Tell us about your current career position.
During my postdoctoral training as a biochemist, I started volunteer activities to help underrepresented postdocs. My activities began at conferences of the Society for the Advancement of Chicanos and Native Americans in Science. While I saw that there were many support systems for minority students, there was none specifically for postdocs. I founded the SACNAS Postdoc Committee and co-founded the Diversity Committee of the National Postdoctoral Association with Dr. Arti Patel. In 2004, a grant from the Alfred P. Sloan Foundation allowed me to organize the Minority Postdoc Summit and to create the Web portal MinorityPostdoc.org. Since 2010, I have been working full time as a diversity consultant, helping graduate students transition to postdoc training and helping grads (and) postdocs find professional positions. I am eliminating the inertial barrier of “we do not know where to find them” that search committees express when faced with the challenge of diversifying a candidate pool.
What are the key experiences and decisions that have helped you reach your current position?
I maintained my diversity volunteer work at a high level in case it would be my backup career if a faculty position did not pan out. I did interview for an assistant professor position at California State University, Fullerton; but, the search committee did not hire anyone that year. Briefly, I took a position as a diversity administrator in the graduate division at the University of California, Irvine. However, I realized that the responsibilities were too limiting and would inhibit my work on the national problem of disenfranchised postdocs. Being on my own gives me the freedom to work with any constituents who want to help the most underserved stage of the Ph.D. training pipeline. Since my wife was also searching for faculty positions, I decided that pursuing a portable career would better support our priorities in raising children and staying close to extended family. My effort in creating end products from my volunteer activities has now paid off, since I can show clients my website, articles and events as accomplishments that can safeguard their investment.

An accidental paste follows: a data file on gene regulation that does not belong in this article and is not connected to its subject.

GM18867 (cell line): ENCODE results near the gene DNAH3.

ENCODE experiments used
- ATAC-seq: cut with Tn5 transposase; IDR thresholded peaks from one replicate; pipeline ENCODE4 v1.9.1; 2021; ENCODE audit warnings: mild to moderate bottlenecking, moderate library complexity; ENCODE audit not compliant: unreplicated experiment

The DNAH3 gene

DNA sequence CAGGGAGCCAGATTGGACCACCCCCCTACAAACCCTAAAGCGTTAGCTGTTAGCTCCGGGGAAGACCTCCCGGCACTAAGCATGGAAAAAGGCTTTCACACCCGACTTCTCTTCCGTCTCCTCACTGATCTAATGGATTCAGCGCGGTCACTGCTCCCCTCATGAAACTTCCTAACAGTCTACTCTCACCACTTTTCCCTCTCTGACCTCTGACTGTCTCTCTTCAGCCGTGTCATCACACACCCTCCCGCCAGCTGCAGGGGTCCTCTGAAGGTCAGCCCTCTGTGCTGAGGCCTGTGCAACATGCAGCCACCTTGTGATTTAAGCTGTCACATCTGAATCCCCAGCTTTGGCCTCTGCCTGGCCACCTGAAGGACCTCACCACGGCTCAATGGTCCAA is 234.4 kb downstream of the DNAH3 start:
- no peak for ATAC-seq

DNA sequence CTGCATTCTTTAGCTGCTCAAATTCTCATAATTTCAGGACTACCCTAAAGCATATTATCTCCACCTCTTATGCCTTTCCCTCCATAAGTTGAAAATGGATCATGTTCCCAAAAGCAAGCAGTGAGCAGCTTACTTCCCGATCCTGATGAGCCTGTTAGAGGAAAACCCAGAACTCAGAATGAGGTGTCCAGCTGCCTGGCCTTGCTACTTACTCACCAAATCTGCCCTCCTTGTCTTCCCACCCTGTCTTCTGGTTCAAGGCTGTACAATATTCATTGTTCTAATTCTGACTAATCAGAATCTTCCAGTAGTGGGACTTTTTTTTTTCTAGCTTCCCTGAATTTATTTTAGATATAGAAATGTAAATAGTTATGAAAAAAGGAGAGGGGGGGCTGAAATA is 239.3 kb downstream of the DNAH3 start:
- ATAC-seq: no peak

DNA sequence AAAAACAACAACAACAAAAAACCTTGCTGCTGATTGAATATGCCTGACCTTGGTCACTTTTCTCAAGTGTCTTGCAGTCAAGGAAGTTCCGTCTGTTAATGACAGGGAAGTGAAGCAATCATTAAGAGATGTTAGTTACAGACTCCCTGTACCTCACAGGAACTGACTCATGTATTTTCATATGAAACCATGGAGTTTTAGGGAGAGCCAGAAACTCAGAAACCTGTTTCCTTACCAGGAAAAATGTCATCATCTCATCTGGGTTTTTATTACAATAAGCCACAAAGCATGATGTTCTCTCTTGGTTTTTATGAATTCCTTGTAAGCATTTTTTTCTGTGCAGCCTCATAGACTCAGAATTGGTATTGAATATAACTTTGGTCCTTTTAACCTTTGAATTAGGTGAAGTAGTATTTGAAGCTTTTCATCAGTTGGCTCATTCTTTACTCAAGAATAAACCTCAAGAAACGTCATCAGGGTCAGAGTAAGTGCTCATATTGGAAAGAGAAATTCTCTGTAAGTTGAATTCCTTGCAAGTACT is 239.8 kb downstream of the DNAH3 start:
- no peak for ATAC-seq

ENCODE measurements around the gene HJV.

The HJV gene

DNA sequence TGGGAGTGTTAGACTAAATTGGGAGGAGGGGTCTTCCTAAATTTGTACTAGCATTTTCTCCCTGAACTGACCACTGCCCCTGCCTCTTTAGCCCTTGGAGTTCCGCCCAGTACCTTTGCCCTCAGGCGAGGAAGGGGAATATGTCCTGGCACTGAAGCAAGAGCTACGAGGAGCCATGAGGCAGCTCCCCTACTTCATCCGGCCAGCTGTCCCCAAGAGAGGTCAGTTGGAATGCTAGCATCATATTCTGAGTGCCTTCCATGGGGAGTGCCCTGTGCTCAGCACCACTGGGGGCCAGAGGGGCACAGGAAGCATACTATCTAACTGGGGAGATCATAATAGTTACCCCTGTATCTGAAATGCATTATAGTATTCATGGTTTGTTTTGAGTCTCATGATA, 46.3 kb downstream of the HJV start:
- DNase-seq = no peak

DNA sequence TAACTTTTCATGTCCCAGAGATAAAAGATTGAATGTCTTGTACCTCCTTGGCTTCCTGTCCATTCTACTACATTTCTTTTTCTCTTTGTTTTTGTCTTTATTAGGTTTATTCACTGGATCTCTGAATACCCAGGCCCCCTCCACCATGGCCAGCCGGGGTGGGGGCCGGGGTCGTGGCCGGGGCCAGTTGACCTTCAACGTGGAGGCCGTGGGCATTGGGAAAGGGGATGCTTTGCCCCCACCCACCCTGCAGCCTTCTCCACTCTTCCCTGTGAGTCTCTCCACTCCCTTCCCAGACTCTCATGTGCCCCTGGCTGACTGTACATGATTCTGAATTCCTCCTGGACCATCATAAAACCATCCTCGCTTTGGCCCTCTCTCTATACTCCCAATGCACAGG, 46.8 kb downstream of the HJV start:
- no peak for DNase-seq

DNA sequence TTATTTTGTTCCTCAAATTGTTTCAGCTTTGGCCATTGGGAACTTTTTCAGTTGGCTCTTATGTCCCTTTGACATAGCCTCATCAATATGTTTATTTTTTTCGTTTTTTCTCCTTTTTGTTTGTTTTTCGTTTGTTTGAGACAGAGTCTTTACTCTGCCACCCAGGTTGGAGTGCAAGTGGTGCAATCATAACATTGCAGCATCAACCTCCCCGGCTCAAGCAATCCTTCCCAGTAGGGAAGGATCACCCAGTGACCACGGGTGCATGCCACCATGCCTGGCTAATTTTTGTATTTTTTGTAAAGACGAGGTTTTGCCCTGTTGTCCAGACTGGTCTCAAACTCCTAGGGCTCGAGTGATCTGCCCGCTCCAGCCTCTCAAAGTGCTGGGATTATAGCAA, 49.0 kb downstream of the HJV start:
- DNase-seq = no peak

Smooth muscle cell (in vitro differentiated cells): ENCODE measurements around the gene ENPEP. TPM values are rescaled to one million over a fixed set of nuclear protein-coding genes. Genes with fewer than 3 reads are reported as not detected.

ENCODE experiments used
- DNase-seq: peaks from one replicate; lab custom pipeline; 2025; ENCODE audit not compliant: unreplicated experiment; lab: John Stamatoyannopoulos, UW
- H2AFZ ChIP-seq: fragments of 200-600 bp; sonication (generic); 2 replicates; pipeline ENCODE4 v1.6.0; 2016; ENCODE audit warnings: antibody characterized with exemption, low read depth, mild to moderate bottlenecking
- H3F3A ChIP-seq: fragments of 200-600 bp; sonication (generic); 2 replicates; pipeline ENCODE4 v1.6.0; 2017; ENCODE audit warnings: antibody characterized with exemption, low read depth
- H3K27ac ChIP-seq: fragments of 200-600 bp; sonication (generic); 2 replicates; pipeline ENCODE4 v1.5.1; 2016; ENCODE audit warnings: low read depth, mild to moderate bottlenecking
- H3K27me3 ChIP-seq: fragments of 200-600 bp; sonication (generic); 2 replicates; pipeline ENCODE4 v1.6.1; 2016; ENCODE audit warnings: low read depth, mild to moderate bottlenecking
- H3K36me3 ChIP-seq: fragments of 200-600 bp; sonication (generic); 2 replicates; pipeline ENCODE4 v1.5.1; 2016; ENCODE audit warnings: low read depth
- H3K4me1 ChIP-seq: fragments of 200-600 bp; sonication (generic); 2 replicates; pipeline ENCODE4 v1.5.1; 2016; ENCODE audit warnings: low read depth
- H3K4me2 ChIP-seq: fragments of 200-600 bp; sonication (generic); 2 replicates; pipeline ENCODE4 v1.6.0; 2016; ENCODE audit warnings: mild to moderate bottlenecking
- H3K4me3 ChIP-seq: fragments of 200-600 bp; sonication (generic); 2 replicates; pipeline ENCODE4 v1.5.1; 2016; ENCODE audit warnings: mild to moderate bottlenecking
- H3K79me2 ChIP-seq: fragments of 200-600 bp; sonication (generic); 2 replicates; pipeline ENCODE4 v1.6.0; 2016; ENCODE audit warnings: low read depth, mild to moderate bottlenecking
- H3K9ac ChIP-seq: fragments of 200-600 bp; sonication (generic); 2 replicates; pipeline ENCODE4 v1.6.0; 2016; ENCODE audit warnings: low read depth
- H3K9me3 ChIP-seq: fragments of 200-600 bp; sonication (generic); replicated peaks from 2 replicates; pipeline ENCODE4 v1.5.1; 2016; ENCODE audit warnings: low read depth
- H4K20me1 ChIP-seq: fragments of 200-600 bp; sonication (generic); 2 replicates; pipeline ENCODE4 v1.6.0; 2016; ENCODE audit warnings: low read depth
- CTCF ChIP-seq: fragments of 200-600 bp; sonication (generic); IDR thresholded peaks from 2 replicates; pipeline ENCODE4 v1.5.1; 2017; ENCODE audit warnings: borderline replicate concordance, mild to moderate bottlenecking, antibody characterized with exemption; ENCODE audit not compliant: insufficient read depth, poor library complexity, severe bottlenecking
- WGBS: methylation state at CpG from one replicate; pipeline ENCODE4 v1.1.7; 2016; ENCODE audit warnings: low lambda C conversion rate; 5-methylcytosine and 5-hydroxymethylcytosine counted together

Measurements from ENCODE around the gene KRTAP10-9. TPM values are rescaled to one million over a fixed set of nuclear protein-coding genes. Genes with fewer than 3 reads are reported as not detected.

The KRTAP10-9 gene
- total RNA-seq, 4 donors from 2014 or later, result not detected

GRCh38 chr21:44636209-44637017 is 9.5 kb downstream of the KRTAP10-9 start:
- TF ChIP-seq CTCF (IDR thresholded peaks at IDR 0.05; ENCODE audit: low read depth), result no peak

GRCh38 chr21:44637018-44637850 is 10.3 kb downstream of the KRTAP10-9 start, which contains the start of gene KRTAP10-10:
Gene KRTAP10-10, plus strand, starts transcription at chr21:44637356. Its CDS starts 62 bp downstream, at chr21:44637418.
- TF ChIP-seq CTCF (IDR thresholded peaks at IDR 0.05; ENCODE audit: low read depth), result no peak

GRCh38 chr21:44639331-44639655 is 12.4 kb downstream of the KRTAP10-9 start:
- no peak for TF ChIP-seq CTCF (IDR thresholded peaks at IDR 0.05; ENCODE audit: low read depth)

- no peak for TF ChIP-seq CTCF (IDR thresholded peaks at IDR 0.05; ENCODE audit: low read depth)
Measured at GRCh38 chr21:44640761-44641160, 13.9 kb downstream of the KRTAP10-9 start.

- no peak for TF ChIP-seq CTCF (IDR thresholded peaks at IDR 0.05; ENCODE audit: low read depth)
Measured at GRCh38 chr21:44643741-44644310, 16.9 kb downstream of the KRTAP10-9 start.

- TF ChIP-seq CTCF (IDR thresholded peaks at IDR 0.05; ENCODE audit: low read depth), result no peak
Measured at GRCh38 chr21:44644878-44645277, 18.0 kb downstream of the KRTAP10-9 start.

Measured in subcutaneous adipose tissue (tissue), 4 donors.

How did you first become interested in science?
Growing up, I made dinosaur picture books and explored the bayou forests of my hometown Houston, Texas. In high school, I was captivated by biology, especially biomolecules like protein and DNA. As the son of a physician and nurse, I was exposed to biomedical careers. However, a college summer research experience at the University of Texas M.D. Anderson (Cancer Center) with Professor Edwin Murphy exposed me to the idea of graduate school for Ph.D. training.